This lead to a realization that began to haunt Matt. Why was this such an issue? What has happened in the church to allow this kind of thing to become so prevalent? He began to see that much of what the church was teaching was not the explicit gospel but, “Christian Moralistic Therapeutic Deism”.

“The idea behind moral, therapeutic deism is that we are able to earn favor with God and justify ourselves before God by virtue of our behavior.  This mode of thinking is religious, even ‘Christian’ in its content, but it’s more about self-actualization and self-fulfillment, and posits a God who does not so much intervene and redeem but basically hangs out behind the scenes, cheering on your you-ness and hoping you pick up the clues he’s left to become the best you.

The moralistic, therapeutic deism passing for Christianity in many of the churches these young people grew up in includes talk about Jesus about being good and avoiding bad – especially about feeling good about oneself – and God factored into all of that, but the gospel message simply wasn’t there. What I found was that for a great many young twentysomethings and thirtysomethings, the gospel had been merely assumed [Chandler’s italics], not taught or proclaimed as central. It hadn’t been explicit.” (13)

The goal of the book is to make the gospel explicit. “But I want to spend my time with you trying to make sure that when we use the word gospel, we are talking about the same thing.” (15) So, “in part 1, ‘The Gospel on the Ground.’ we will trace the biblical narrative of God, Man, Christ, Response…When we get to part 2, ‘The Gospel in the Air,’ we will see how the apostle Paul connects human salvation to cosmic restoration in Romans 8:22-23…If the gospel on the ground is the gospel at the micro level, the gospel in the air is the story at the macro level” (16) “Both are necessary in order to begin to glimpse the size and the weight of the good news, the eternity-spanning wonderment of the finished work of Christ.” (17)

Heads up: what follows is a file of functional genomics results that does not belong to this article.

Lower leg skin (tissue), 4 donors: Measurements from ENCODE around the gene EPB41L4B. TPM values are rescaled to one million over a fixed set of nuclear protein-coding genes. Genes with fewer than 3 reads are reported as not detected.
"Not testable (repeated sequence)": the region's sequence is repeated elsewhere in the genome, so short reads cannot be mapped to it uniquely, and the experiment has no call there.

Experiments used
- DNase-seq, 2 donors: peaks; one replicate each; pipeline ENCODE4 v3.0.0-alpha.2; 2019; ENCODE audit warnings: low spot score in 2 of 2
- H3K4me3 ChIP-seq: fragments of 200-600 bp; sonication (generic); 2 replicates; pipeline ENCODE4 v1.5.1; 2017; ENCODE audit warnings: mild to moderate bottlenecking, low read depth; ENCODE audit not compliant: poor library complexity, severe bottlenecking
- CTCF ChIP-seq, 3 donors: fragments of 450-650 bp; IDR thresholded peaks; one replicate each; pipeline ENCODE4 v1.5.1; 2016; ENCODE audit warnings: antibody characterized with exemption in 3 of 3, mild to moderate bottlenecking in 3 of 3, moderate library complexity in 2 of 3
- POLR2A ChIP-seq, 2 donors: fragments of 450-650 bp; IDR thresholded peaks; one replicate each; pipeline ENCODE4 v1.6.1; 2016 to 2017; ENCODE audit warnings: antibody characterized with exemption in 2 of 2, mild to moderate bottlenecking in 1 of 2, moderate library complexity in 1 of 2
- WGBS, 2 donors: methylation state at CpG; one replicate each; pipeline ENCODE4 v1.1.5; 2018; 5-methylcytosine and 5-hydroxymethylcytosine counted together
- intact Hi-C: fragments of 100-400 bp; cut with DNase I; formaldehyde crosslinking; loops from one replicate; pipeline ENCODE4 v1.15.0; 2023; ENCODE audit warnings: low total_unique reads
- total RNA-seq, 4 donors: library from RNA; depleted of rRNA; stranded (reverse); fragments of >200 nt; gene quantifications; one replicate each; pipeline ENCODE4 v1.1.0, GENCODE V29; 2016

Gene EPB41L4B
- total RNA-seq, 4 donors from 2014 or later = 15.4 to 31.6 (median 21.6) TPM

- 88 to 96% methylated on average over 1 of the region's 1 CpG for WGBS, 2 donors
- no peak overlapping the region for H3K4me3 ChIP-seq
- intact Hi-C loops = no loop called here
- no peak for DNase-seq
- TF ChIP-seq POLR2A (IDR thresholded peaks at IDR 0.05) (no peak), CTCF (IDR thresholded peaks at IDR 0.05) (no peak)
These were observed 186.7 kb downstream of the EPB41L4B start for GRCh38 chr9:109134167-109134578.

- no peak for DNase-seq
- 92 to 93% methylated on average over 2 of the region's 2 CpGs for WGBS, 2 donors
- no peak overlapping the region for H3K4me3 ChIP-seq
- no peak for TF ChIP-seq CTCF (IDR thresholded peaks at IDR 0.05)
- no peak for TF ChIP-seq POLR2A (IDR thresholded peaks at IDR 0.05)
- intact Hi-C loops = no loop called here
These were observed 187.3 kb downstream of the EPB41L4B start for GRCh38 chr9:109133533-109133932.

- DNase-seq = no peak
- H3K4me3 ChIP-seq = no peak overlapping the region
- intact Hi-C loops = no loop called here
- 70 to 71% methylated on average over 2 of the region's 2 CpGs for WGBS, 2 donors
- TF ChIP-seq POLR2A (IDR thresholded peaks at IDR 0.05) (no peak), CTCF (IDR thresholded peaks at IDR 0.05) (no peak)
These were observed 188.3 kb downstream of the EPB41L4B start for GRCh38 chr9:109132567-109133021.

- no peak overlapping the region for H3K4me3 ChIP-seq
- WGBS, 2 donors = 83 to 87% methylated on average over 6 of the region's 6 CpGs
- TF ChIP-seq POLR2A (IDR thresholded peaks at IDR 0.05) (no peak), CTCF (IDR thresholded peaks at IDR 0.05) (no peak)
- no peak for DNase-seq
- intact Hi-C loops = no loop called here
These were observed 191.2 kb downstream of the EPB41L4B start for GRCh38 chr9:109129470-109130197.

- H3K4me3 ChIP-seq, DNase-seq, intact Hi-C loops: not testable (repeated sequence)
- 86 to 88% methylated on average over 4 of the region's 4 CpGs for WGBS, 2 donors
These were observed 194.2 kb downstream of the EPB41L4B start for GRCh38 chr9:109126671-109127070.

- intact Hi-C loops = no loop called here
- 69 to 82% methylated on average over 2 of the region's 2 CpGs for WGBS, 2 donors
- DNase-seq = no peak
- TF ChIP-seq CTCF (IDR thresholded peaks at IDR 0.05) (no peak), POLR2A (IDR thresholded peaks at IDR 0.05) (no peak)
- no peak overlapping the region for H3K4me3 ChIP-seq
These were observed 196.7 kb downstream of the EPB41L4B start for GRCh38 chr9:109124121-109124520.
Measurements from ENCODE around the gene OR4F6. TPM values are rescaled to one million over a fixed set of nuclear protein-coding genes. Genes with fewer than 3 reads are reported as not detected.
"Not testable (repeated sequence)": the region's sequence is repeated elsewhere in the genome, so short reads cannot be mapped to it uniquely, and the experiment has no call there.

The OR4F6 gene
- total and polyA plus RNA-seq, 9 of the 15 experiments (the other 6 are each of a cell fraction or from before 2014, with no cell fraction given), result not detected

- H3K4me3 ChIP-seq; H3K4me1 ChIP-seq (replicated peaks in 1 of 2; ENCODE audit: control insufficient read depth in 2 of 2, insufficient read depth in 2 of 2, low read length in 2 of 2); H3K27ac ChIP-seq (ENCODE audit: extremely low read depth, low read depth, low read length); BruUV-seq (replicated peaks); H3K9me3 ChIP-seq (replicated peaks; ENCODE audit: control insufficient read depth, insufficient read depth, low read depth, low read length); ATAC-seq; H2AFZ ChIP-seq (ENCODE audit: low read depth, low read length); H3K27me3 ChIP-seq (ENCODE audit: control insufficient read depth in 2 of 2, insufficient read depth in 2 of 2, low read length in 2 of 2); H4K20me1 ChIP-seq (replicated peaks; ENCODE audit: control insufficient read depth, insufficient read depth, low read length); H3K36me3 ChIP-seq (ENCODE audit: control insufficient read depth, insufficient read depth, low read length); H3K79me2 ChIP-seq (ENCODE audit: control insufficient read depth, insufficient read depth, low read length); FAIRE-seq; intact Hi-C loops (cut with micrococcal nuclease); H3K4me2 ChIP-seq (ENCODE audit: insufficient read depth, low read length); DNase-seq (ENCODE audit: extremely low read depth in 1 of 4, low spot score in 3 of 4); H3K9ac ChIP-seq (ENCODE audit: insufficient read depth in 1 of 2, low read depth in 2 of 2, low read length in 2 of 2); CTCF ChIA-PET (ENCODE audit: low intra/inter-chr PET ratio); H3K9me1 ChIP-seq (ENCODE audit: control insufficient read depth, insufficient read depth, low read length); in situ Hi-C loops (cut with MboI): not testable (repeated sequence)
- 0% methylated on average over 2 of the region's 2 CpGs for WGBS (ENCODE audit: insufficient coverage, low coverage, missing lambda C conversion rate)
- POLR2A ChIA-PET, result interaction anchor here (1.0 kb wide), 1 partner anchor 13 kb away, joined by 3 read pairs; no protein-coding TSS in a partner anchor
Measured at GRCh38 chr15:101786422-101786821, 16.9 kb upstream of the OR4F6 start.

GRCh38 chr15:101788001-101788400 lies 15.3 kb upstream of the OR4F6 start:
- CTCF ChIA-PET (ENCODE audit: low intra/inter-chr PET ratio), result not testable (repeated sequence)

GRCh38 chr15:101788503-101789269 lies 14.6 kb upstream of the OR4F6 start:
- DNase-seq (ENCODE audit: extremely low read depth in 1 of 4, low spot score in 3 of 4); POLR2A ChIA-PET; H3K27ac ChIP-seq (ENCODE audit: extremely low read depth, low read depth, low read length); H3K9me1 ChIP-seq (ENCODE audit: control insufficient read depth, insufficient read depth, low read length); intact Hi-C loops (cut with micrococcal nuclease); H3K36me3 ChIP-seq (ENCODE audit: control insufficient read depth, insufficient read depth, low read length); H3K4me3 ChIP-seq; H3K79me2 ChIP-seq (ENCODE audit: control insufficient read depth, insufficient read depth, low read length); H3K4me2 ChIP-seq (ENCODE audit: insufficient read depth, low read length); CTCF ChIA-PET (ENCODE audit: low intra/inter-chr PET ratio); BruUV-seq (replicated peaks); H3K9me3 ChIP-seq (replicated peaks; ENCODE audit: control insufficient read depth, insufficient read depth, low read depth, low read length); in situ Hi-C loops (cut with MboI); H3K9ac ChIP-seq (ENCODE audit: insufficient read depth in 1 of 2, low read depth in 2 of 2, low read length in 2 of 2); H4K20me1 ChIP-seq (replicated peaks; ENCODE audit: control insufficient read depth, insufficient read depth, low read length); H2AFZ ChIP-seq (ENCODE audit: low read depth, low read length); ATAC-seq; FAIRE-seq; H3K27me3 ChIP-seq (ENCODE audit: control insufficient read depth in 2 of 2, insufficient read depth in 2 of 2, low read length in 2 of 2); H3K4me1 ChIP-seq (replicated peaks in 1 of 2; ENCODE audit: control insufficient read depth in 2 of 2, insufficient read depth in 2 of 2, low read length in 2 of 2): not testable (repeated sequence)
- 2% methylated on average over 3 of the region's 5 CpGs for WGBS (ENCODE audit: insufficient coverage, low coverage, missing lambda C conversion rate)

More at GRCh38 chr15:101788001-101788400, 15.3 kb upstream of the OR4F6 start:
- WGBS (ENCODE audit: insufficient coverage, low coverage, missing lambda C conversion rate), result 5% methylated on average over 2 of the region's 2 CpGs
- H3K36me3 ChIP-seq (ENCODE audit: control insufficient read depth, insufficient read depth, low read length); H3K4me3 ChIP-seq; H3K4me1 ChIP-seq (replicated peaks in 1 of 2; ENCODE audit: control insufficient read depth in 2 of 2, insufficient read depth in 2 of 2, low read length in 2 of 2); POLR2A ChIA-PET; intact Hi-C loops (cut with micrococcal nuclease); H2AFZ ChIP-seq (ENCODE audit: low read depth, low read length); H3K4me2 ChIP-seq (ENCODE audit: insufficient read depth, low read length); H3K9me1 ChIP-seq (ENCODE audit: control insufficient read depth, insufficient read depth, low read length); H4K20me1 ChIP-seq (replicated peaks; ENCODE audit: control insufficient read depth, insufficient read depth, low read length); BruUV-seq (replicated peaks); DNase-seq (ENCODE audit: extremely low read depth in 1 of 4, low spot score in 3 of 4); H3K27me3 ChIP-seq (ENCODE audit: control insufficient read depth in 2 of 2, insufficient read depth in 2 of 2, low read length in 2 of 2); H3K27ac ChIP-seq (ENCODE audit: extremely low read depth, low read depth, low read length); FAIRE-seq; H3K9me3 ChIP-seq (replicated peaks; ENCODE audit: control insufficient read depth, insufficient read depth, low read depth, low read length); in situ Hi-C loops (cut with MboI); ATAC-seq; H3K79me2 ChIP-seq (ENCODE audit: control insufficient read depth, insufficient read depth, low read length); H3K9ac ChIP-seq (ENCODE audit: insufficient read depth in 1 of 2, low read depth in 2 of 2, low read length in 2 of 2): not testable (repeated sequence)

I could walk through both of the sections here, but I would only end up quoting the whole book, instead of letting you read it. Chandler constantly builds on each chapter and methodically shows how the gospel has impact on the person and then on all of creation. I was surprised at just how much theology he is able to fit in each chapter. None of this is exhaustive, but it is a concise and easily understood introduction for anyone. And because of the depth in each chapter, it is engaging for those who may feel like they have heard it all before.

The next section of the book looks at the problems that can arise for us if we focus exclusively one aspect over another.

“The explicit gospel holds the gospel on the ground and the gospel in the air as complementary, two views of the same redemptive plan God has for the world in the work of his Son. By holding these perspectives together, we do the most justice to the Bible’s multifaceted way of proclaiming the good news. When we don’t hold them together, either by over affirming one or dismissing (or outright rejecting) the other, we create an imbalance that leads to all sorts of biblical error.” (175)

Then he moves to moralism and the cross and the danger he mentioned in the beginning of the book: not being explicit about the gospel to the detriment of souls.

“…the truth that unless the gospel is made explicit, unless we clearly articulate that our righteousness is imputed by Jesus Christ, that on the cross he absorbed the wrath of God aimed at us and washed us clean – even if we preach biblical words on obeying God – people will believe that Jesus’s message is that he has come to condemn the world, not to save it.

But the problem is deeper and more pervasive. If we don’t make sure the gospel is explicit, if we don’t put up the cross and perfect life of Jesus Christ as our hope, the people can get confused and say, ‘Yes, I believe in Jesus. I want to be saved. I want to be justified by God,’ but begin attempting to earn his salvation. By taking the cross out of the functional equation, moral, therapeutic deism promotes the wrong-headed idea that God probably needs our help in the work of justification and most certainly needs us to carry the weight of our sanctification, as well. The result is innumerable Christians suffering under the burden of the law’s curse because they have not been led to see that gospel-centered living is the only way to delight in the law” (208-209)

The beginning and ending quotes I have shared are monumental for me. Personally, the trilogy of books that I have read in the last year have had a – well, what adjective is sufficient to explain the life-changing nature that the gospel has had in my life? God has opened my eyes and has illuminated the Word to me in a truly life-giving and life-altering way. So, do I recommend this book? Yes, but as I do, I recommend reading it with the Word of God ever in your focus and praying that the gospel would come alive to you.